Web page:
Ian Williams

The dangerous alliance between Russia and China

The dangerous alliance between Russia and China
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The growing alliance between Russia and China is something we shouldn’t lose sleep over, their long history of mutual suspicion runs too deep – or so we are told. Such a view is too complacent by half. China and Russia’s mutual hostility towards the West and their opportunism also run deep. And even if their burgeoning alliance is a marriage of convenience, it is still a very dangerous one.

As Russia has massed more than 100,000 troops near the Ukrainian border, the nightmare for western strategists is that Vladimir Putin’s actions are being coordinated with those of Xi Jinping in and around the Taiwan Strait, where China’s military intimidation of Taiwan has reached new levels of intensity. Last Sunday, Taiwan reported the largest incursion for several months by Chinese fighter jets into its air defence zone. Western military analysts have been anxiously toggling between spy satellites covering the two regions, convinced that at the very least that Xi Jinping is carefully watching the West’s reaction to events in Ukraine as he calibrates his own actions towards Taiwan.

Moscow and Beijing have been quick to support each other’s strategic priorities. Xi has backed Russia’s demand that Ukraine should never join Nato, and also Moscow’s military intervention in Kazakhstan. Russia, long ambiguous towards Taiwan, has now firmly stated that it regards the island as part of China.

This week the Russian and Chinese navies conducted exercises in the Arabian Sea – only the latest in a series of joint military drills that have become more frequent, more complex and more geographically spread. They are seeking to learn from each other’s tactics and procedures, helped by the fact Russia is a big supplier to China of advanced weapons, including fighter jets and missile systems. The Russians also have a less tangible, but highly valuable asset to pass on: the combat experience that the PLA lacks, with Russian troops having fought in wars from Georgia and Chechnya to Ukraine and Syria.

The drills appear to be going beyond symbolic shows of camaraderie, and are increasingly aimed at coordinating command and control and enhancing battlefield interoperability. In August last year, some 13,000 troops and hundreds of aircraft, drones, artillery pieces, antiaircraft batteries and armoured vehicles took part in a drill in north-west China. Two months later, Chinese and Russian warships, including destroyers, frigates, a refuelling vessel and missile-tracking ship, sailed through the 12-mile wide Strait of Tsugaru separating Japan’s northern island of Hokkaido from its main island of Honshu. It was part of a four-day joint exercise that was greeted with particular alarm in Washington and Tokyo.

It is true that China does not have formal allies in the western sense. It does not fit with Beijing’s sense of its own centrality, which is incompatible with an alliance system that might require obligations, commitments and a degree of equity. But it does have a hierarchy of partnerships, of which Russia sits at the top – the relationship is designated as a ‘comprehensive strategic partnership of coordination for the new era’.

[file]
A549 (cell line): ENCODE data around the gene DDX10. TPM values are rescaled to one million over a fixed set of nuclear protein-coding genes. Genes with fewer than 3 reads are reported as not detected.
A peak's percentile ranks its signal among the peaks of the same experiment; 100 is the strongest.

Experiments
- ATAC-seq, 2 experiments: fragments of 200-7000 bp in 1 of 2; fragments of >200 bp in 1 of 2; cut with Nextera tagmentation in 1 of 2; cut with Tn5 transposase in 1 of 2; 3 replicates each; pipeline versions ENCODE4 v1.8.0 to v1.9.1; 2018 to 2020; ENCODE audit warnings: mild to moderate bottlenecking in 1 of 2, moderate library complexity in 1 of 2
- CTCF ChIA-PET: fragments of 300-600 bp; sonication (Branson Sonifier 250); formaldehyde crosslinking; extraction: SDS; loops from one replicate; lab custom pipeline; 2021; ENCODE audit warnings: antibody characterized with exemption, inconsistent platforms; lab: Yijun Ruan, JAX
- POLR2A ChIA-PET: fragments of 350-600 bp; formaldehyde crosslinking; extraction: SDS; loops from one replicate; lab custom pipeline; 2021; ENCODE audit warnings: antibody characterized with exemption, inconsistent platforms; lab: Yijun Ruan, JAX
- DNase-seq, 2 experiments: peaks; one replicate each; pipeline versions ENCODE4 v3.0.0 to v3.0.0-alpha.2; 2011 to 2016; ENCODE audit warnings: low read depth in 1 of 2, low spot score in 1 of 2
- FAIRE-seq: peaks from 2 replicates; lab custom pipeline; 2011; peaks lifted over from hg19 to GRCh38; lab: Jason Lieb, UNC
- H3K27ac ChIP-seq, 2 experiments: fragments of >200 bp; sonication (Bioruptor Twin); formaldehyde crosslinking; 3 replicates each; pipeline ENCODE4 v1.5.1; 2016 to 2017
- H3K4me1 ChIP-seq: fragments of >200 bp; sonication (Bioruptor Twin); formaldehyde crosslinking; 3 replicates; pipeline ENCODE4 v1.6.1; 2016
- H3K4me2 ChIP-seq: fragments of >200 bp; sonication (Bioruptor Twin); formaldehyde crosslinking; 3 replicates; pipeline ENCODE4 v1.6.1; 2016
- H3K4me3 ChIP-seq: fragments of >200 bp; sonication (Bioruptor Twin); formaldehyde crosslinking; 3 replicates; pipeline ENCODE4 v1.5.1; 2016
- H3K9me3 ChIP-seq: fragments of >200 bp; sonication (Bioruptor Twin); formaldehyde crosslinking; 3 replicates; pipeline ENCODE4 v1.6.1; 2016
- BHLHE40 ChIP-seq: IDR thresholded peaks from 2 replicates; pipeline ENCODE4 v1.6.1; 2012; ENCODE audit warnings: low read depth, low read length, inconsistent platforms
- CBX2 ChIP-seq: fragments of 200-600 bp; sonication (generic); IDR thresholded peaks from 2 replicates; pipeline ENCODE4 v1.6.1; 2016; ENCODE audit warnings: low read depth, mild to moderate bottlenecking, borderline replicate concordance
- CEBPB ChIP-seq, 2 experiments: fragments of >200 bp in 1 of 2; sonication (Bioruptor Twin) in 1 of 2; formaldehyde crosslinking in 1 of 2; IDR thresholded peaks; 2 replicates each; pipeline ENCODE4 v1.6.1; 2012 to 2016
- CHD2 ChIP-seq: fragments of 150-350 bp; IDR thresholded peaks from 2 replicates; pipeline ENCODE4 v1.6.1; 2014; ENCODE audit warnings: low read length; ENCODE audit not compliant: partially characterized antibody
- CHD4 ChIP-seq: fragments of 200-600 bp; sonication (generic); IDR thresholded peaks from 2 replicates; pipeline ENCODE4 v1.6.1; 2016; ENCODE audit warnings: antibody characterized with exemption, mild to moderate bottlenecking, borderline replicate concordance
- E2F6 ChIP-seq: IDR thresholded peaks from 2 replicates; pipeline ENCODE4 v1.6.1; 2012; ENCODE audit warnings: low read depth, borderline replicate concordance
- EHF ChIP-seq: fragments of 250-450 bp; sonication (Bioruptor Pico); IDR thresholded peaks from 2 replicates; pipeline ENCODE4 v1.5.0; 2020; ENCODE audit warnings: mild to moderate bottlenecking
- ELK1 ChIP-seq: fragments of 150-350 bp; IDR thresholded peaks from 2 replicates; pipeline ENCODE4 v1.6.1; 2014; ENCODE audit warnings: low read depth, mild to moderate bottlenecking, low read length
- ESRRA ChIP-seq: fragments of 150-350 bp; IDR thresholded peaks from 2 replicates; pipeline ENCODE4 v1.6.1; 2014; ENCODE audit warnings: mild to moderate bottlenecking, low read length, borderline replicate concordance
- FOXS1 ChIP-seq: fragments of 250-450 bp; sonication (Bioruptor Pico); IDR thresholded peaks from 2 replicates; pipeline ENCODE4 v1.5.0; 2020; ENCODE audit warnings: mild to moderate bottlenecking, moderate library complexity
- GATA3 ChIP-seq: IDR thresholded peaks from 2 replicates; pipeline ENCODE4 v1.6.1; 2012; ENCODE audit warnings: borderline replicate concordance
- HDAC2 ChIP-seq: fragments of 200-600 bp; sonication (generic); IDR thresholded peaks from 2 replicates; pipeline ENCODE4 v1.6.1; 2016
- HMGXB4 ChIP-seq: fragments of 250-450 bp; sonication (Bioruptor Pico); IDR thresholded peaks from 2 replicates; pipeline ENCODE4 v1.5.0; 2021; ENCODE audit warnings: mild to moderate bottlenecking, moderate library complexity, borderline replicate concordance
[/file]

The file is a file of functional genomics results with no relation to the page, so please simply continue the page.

They share a paranoia that the West is plotting to undermine them, and increasingly define their relationship in terms of opposition to western democracies – and to the US in particular. In an annual worldwide threat assessment, the US Director of National Intelligence has described China and Russia as more aligned than at any point since the mid 1950s.

‘At present, certain international forces under the guise of democracy and human rights are interfering in the internal affairs of China and Russia,’ Xi told Putin during a virtual summit between the two leaders in December. ‘China and Russia should increase their joint efforts to more effectively safeguard the security interests of both parties.’ Xi addressed Putin as ‘old friend’, while Putin called the Chinese leader ‘esteemed friend’. No doubt that was also for the benefit of the West, since both men know their alliance rattles western leaders. But the showmanship makes it no less worrying.

If Russia does invade Ukraine, and strong economic sanctions are imposed, then support from Beijing for Moscow will be vital. Both want to see the end of the dominance of the dollar in international trade and finance, and such a crisis just might help galvanise their efforts.

Yes, they carry a great deal of historic baggage. After the Sino-Soviet split in the late 1950s, the two communist giants were bitter rivals for leadership of the world revolutionary movement. For decades they barely spoke, and a border clash in the Russian Far East in March 1969 left hundreds dead and brought the two sides to the brink of full-scale war. Going back further in history, China ranks imperial Russia among the rapacious foreign powers that imposed ‘unequal treaties’ on China, grabbing huge swathes of Qing dynasty land in what is now Central Asia and the Russian Far East. While in Moscow, China’s economic advance in areas of traditional Russian influence, such as Central Asia, does rankle.

But none of that is reason to dismiss their new alliance. Pragmatic, opportunistic, cynical. There is a touch of all those in the embrace of the panda and the bear – but it is foolhardy to dismiss it as something we should not worry about.

Written byIan Williams

Ian Williams is a former foreign correspondent for Channel 4 News and NBC, and author of Every Breath You Take: China’s New Tyranny (Birlinn).

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